These comparison photos of Jupiter taken by amateur astronomer Anthony Wesley and posted by The Planetary Society show the planet's lost Southern Equatorial Belt on May 9, 2010. Full Story.
Credit: Anthony Wesley via The Planetary Society.
The disappearance of a giant cloud belt around the southern half of Jupiter has transformed the appearance of our solar system's largest planet and left scientists scratching their heads over what caused the huge brown stripe to vanish.
Photos taken May 9 by Australian amateur astronomer Anthony Wesley revealed that the huge rusty-hued band of clouds, known as the South Equatorial Belt (SEB), has faded from view. The trick for scientists now is explaining how it happened.
"This is a big event," said Glenn Orton, a planetary scientist at NASA's Jet Propulsion Laboratory, in a statement. "We're monitoring the situation closely and do not yet fully understand what's going on."
Jupiter's giant belt
Jupiter is wrapped in cloudy yellow, brown and white stripes, created by winds that blow at various latitudes and in different directions. The colors of the cloud bands reflect slight differences in chemical composition. Propelled by strong wind, these clouds can whip around the planet at hundreds of miles per hour.
High-elevation clouds can be found in the "belt" regions of Jupiter's atmosphere. Belt clouds are darker than those in the relatively low-elevation "zone" regions. The winds in belts and zones flow in opposite directions.
Jupiter's trademark Great Red Spot, a massive storm that could fit two Earths inside, is typically found along the edges of the planet's SEB.
The SEB itself is also massive in size ? the cloudy band is twice as wide as Earth and more than 20 times as long. In fact, the loss of such an enormous "stripe" can be seen with ease halfway across the solar system with telescopes.
"In any size telescope, or even in large binoculars, Jupiter's signature appearance has always included two broad equatorial belts," Wesley said. "I remember as a child seeing them through my small backyard refractor and it was unmistakable. Anyone who turns their telescope on Jupiter at the moment, however, will see a planet with only one belt ? a very strange sight."
Wesley is a veteran Jupiter-watcher who discovered a dark blemish on the gas giant in July 2009 that turned out to be an impact on Jupiter, most likely from a comet. Wesley also spotted a giant blizzard on Saturn this year that is currently still going strong.
Where is Jupiter's cloud stripe?
Like other astronomers, Wesley noticed Jupiter's cloud belt fading late last year, "but I certainly didn't expect to see it completely disappear," he said. "Jupiter continues to surprise."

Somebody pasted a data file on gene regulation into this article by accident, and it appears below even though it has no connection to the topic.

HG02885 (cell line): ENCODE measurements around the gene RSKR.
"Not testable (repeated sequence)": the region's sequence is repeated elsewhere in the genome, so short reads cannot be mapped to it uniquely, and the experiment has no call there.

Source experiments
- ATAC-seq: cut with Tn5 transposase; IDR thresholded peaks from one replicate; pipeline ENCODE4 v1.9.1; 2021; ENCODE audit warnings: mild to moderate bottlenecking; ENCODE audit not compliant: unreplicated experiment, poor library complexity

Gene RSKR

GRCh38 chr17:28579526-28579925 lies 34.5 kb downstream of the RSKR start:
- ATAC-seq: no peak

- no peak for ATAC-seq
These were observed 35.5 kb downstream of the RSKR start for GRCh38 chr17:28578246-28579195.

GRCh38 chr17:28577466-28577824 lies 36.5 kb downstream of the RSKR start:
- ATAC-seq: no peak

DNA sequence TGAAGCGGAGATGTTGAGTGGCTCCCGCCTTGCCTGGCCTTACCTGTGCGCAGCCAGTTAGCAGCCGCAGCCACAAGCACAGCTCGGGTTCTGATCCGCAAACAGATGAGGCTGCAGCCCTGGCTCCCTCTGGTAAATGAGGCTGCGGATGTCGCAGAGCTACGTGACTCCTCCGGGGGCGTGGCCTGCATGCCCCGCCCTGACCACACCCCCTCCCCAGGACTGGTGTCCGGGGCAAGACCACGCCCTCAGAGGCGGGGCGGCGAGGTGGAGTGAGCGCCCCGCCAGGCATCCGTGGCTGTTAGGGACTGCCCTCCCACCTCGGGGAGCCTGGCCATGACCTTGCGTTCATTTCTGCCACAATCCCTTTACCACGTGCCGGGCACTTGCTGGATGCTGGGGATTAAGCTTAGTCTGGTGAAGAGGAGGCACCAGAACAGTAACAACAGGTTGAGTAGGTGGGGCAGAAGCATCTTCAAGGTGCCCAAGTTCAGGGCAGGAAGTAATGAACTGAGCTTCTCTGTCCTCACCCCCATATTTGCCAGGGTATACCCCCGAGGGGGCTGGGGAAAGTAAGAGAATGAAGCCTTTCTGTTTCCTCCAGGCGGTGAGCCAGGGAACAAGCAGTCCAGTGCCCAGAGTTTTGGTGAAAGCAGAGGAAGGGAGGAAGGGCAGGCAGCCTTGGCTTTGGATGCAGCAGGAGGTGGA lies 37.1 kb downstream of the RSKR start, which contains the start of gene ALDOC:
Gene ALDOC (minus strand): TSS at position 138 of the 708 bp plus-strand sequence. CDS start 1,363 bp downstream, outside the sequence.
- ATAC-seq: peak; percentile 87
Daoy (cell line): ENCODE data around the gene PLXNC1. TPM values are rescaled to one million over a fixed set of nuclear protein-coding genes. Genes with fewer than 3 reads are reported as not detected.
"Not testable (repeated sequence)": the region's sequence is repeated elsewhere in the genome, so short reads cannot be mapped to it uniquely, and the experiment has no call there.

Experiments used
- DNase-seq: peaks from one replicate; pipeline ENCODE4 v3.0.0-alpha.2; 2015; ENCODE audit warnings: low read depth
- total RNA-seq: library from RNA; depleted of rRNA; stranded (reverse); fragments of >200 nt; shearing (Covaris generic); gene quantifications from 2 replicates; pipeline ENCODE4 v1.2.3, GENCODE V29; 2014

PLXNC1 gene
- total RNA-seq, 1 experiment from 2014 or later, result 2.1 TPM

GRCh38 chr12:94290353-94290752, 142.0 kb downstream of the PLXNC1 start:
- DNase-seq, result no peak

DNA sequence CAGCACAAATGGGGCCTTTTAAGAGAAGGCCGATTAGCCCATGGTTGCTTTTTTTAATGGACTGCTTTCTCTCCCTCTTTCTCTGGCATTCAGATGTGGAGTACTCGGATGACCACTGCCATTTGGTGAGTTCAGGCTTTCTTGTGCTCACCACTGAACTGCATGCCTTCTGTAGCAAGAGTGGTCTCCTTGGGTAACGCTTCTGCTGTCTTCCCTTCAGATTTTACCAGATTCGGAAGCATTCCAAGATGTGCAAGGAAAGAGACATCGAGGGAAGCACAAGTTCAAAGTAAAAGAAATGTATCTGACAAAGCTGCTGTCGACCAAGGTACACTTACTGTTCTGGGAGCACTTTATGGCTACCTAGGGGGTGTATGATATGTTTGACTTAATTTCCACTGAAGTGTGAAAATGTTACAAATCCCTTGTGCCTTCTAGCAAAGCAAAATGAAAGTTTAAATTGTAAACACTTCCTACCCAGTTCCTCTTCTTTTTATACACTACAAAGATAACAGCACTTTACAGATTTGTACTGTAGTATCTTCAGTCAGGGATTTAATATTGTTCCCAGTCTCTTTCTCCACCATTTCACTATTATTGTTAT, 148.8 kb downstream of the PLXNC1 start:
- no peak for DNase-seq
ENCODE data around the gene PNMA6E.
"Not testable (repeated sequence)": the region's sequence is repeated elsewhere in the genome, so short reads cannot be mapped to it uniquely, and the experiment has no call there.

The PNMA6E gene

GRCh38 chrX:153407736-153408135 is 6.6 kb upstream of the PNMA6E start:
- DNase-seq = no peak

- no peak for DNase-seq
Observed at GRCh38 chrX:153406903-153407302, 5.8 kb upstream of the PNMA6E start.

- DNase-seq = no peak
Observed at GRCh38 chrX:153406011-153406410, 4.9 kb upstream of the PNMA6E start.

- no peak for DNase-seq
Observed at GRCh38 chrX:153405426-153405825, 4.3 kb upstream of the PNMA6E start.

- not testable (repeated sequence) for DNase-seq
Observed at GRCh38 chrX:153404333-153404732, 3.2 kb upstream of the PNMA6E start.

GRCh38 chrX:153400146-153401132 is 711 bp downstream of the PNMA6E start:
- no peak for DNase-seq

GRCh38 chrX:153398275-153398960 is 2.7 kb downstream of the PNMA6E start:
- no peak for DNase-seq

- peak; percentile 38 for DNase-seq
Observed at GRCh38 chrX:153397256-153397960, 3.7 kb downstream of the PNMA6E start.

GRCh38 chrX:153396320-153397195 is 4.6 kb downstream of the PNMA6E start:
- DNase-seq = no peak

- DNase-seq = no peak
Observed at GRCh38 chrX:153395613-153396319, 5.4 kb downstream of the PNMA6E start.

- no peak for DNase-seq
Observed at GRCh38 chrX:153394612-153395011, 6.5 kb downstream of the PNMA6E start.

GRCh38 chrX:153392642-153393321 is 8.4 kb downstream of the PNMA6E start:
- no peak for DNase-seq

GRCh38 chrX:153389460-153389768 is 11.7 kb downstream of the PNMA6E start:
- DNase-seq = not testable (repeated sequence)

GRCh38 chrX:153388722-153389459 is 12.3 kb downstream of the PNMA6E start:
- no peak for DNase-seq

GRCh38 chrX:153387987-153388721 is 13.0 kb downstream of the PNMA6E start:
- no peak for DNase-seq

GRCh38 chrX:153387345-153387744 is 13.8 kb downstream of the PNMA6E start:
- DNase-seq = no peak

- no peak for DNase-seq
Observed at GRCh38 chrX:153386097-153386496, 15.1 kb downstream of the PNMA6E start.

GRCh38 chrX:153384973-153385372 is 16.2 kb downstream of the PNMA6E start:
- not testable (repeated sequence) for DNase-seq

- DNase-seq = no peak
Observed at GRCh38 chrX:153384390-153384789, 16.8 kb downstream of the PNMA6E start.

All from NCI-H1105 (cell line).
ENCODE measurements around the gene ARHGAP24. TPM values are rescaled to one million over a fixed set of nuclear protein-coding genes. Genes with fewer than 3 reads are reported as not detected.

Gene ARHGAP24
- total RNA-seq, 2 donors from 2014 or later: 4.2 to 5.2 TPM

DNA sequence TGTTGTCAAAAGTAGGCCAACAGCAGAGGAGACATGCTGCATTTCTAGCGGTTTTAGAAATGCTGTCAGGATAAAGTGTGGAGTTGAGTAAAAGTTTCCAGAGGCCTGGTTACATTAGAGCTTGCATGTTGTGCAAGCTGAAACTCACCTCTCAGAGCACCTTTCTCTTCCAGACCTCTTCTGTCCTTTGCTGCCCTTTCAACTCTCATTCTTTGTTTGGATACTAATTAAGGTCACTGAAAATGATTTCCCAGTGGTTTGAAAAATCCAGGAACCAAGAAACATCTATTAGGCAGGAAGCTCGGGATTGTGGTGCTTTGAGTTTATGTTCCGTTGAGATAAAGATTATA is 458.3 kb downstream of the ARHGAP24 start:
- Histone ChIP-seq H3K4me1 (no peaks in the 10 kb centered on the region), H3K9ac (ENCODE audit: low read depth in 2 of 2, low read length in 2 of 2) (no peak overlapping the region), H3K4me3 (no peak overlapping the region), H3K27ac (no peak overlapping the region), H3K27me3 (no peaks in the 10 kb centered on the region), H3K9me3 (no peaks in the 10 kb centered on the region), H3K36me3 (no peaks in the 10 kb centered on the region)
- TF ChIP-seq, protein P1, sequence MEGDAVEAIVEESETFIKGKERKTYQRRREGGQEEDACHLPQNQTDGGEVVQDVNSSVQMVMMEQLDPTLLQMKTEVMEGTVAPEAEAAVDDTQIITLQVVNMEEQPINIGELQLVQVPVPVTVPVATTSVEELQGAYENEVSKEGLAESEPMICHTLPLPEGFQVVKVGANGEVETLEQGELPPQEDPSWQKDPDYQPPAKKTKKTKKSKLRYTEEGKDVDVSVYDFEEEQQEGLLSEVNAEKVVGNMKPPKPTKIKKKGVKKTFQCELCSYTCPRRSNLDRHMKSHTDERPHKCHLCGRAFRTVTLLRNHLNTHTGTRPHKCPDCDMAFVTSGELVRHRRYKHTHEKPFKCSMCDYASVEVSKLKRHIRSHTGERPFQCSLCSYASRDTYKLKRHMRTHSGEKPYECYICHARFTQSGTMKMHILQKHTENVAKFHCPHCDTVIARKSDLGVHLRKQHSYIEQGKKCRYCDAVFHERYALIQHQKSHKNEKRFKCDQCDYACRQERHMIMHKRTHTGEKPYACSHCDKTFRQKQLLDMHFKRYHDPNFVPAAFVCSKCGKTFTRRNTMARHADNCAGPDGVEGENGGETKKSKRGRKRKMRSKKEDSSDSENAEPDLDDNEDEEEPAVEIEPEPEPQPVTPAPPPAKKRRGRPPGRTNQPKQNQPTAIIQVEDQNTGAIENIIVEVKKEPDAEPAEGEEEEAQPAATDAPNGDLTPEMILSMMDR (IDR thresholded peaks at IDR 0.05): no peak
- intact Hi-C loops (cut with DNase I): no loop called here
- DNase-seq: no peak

Orton believes that the belt has not completely disappeared. Rather, he suspects that the SEB could be shrouded beneath some higher clouds.
"It's possible that some 'ammonia cirrus' has formed on top of the SEB, hiding the SEB from view," Orton explained.
On Earth, cirrus clouds are made of ice crystals, and while the same sort of clouds can form on Jupiter, the crystals are composed of ammonia instead of water.
Orton believes that changes in global wind patterns could explain an abundance of "ammonia cirrus" clouds. Fluctuations in Jupiter's climate could bring ammonia-rich material into the clear, cold zone above the SEB, triggering the formation of high-altitude, icy clouds.
Still, the precise reason remains unknown. "I'd love to send a probe in there to find out what's really going on," Orton said.
This is not the first time that the SEB has disappeared from view.?
"The SEB fades at irregular intervals, most recently in 1973-75, 1989-90, 1993, 2007, 2010," said John Rogers, director of the British Astronomical Association's Jupiter Section. "The 2007 fading was terminated rather early, but in other years the SEB was almost absent, as at present."
Scientists can, however, look forward to the SEB's return, which can be a dramatic experience.
"We can look forward to a spectacular outburst of storms and vortices when the 'SEB Revival' begins," Rogers said. "It always begins at a single point, and a disturbance spreads out rapidly around the planet from there, often becoming spectacular even for amateurs eyeballing the planet through medium-sized telescopes. However we can't predict when or where it will start. On historical precedent it could be any time in the next 2 years. We hope it will be in the next few months so that everyone can get a good view."
Jupiter, which is currently shining very bright in the eastern sky before sunrise, is no stranger to weird weather patterns.?
Last year, astronomers announced that Jupiter's Great Red Spot ? which has raged for at least 300 years ? appeared to be shrinking. In 2008, other smaller spot-like storms showed changes as well, while activity in the South Equatorial Belt also appeared to be slowing down.
Furthermore, earlier this year astronomers announced that Jupiter likely experiences occasional helium rain showers.
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